Sputnik has discussed the issue with Matthew Taylor, member of the British Association for the Reunification of the Parthenon Sculptures.
Sputnik: With France and Belgium creating a precedent for international repatriation, how will Greece take the UK’s current refusal to return the artwork?
But the moment you start tackling it as an international issue, which may mean making some kind of compromise or some sort of deal, politicians worry that that might be portrayed badly in the press in some sort of way, sort of betraying Greece's ownership from it. So there's always been quite a tendency to talk a lot about it domestically, and not to actually engage with it so much publicly.
So cases like the ones in France and Belgium, they obviously weaken the British case even more, so it gets Greece more incentive to deal with it, but Britain hasn't dealt with it seriously: when they've received letters from Greece, they've left them on the table for as long as they possibly could, and then sort of jotted down a quick reply to them. They've never really treated it as a serious issue that they actually need to think about.
Sputnik: Why is the British Museum refusing to repatriate the Elgin Marbles? Is it for profit or for some other reason?
Matthew Taylor: Most of the British Museum's money comes from the government, from the Ministry of Culture; a smaller proportion of their money — we're talking sort of less than a quarter of it — comes from temporary exhibitions that they run, the shop, and stuff; most of it being temporary exhibitions are the big owner for them.
Obviously things are hard to estimate. And if they have those, those will be temporary exhibition, those will be new things and as new items (which make people keep pulling back to the museum), so from the money point of view, they would probably, actually, make more money, if the marbles weren't there, and they were offered a series of new exhibitions instead — because the new exhibitions are what drag people in there, once they've already been at the museum. It's an entrenched view that they don't want to give anything back.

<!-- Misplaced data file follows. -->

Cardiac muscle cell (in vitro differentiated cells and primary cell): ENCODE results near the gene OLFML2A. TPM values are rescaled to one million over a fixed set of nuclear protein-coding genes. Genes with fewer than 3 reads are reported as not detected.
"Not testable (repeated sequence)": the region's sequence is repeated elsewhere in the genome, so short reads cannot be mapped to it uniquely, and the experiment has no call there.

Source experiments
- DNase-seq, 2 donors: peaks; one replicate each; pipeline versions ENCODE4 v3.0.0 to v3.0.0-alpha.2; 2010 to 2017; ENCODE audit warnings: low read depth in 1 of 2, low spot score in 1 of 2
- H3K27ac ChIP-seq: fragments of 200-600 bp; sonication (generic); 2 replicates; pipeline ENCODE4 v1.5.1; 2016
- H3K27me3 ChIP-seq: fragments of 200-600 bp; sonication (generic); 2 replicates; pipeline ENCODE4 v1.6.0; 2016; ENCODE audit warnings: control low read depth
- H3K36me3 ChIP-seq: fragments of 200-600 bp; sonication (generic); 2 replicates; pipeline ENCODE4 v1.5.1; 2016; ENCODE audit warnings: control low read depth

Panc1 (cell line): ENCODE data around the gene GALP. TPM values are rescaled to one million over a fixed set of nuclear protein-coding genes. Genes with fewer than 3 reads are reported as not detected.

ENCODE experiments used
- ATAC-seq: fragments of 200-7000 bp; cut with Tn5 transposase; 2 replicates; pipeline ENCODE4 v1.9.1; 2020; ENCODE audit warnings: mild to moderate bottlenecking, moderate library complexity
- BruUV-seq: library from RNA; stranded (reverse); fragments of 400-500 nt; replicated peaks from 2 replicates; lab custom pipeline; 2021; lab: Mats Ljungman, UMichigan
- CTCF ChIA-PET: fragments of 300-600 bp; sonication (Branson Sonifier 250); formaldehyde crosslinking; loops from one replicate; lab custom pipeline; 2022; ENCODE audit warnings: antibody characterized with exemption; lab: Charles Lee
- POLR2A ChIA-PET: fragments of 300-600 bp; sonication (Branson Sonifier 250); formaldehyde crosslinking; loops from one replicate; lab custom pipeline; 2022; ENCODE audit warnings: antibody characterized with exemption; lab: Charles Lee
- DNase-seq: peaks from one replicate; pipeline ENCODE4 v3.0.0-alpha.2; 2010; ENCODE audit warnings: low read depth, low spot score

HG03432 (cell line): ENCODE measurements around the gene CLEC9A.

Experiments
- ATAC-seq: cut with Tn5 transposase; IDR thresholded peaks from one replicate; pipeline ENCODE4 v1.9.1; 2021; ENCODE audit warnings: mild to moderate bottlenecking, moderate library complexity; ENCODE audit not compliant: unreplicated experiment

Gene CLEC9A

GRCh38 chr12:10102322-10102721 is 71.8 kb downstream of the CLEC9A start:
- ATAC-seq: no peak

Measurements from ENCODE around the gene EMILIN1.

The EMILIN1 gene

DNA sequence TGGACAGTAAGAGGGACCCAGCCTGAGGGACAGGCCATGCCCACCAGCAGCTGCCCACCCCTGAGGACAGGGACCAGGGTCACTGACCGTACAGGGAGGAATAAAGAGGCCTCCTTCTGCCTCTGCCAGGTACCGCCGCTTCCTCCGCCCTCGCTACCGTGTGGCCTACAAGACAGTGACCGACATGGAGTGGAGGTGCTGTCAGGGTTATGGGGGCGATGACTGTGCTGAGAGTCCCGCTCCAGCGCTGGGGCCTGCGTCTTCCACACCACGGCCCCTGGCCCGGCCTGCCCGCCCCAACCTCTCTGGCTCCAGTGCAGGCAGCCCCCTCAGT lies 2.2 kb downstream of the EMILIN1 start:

They fear it's opening the floodgates, which, if you're using that excuse, it's the suggestion that you believe that something is the right thing to do, but you're not going to do it now for fear of having to do the right thing again, at some point in the future.
I feel like that's getting kind of left behind in global museum practice, really: the US has led the way, first of all, with a lot of returns of Native American artefacts, for instance; and more recently, they've admittedly through legal action been forced to return items from the Metropolitan Museum and the Getty and other museums, particularly to Italy, which has been very successful in retrieving stuff.
And I kind of feel like the British Museum has missed an opportunity to return stuff in this way, and actually reinvented itself as a museum of the 21st century, that wished that Britain decolonised during the 20th century — and that was a long process, and it's pretty much over. But there's this whole process of cultural decolonization, of not actually returning stuff that came during that period, which is kind of yet to happen, really.
It's an ideologically-driven thing: it's not about the money, because the money doesn't come to them for specific exhibits, really.
It's interesting, though, that there have been some cases where they have returned stuff in different ways: thinking back, around year 2000 or not long after that, there was a mask from a Canadian First Nations tribe (they're Aboriginal groups in one of the islands near Vancouver).